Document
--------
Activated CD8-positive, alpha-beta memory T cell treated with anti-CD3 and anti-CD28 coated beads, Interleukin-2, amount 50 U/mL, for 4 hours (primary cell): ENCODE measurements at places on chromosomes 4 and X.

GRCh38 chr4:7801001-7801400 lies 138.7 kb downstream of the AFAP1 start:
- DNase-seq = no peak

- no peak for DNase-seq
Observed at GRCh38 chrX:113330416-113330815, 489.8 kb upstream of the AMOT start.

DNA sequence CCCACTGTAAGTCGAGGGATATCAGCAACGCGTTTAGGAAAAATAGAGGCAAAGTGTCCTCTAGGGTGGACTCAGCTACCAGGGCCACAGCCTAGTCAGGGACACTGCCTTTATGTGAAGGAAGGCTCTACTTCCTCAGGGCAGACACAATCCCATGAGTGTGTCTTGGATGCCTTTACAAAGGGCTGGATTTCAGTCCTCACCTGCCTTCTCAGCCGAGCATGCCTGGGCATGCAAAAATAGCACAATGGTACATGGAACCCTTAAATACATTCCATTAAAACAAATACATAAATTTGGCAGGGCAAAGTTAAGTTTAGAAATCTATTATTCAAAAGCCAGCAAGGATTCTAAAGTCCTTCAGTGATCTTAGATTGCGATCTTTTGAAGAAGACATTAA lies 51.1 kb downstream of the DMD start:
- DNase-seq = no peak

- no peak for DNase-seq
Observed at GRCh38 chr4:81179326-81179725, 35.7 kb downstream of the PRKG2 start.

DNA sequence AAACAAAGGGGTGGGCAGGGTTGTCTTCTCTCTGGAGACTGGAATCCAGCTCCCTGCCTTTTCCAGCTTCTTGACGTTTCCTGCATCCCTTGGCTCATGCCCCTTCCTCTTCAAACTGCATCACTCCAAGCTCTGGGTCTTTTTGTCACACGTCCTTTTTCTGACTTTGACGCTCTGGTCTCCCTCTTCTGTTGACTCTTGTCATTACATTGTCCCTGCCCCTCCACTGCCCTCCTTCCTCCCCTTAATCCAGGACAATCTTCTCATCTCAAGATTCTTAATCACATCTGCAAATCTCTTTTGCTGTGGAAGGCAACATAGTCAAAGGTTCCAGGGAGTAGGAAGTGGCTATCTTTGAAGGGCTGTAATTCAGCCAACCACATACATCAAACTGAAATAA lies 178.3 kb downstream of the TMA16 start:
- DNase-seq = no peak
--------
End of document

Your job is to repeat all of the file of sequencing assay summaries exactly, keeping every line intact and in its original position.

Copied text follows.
Activated CD8-positive, alpha-beta memory T cell treated with anti-CD3 and anti-CD28 coated beads, Interleukin-2, amount 50 U/mL, for 4 hours (primary cell): ENCODE measurements at places on chromosomes 4 and X.

GRCh38 chr4:7801001-7801400 lies 138.7 kb downstream of the AFAP1 start:
- DNase-seq = no peak

- no peak for DNase-seq
Observed at GRCh38 chrX:113330416-113330815, 489.8 kb upstream of the AMOT start.

DNA sequence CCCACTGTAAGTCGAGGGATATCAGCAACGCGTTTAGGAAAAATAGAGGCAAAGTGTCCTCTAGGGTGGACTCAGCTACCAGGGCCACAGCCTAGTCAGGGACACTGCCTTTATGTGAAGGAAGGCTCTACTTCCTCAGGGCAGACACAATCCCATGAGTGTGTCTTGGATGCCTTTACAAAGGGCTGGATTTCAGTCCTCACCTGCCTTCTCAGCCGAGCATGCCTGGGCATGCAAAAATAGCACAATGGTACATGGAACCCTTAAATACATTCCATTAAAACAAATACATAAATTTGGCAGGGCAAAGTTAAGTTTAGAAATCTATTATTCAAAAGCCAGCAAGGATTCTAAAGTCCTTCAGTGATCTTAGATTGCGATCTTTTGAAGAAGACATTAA lies 51.1 kb downstream of the DMD start:
- DNase-seq = no peak

- no peak for DNase-seq
Observed at GRCh38 chr4:81179326-81179725, 35.7 kb downstream of the PRKG2 start.

DNA sequence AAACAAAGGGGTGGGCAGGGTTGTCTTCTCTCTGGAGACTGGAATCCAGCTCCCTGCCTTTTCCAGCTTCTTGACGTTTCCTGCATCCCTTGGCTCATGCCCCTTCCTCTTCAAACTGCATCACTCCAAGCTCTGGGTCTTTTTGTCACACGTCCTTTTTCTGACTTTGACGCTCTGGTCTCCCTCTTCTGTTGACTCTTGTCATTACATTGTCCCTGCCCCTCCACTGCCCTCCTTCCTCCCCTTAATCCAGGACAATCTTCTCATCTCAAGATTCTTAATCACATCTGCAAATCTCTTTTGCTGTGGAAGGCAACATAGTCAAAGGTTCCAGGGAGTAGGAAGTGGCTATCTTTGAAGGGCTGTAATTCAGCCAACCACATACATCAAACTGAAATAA lies 178.3 kb downstream of the TMA16 start:
- DNase-seq = no peak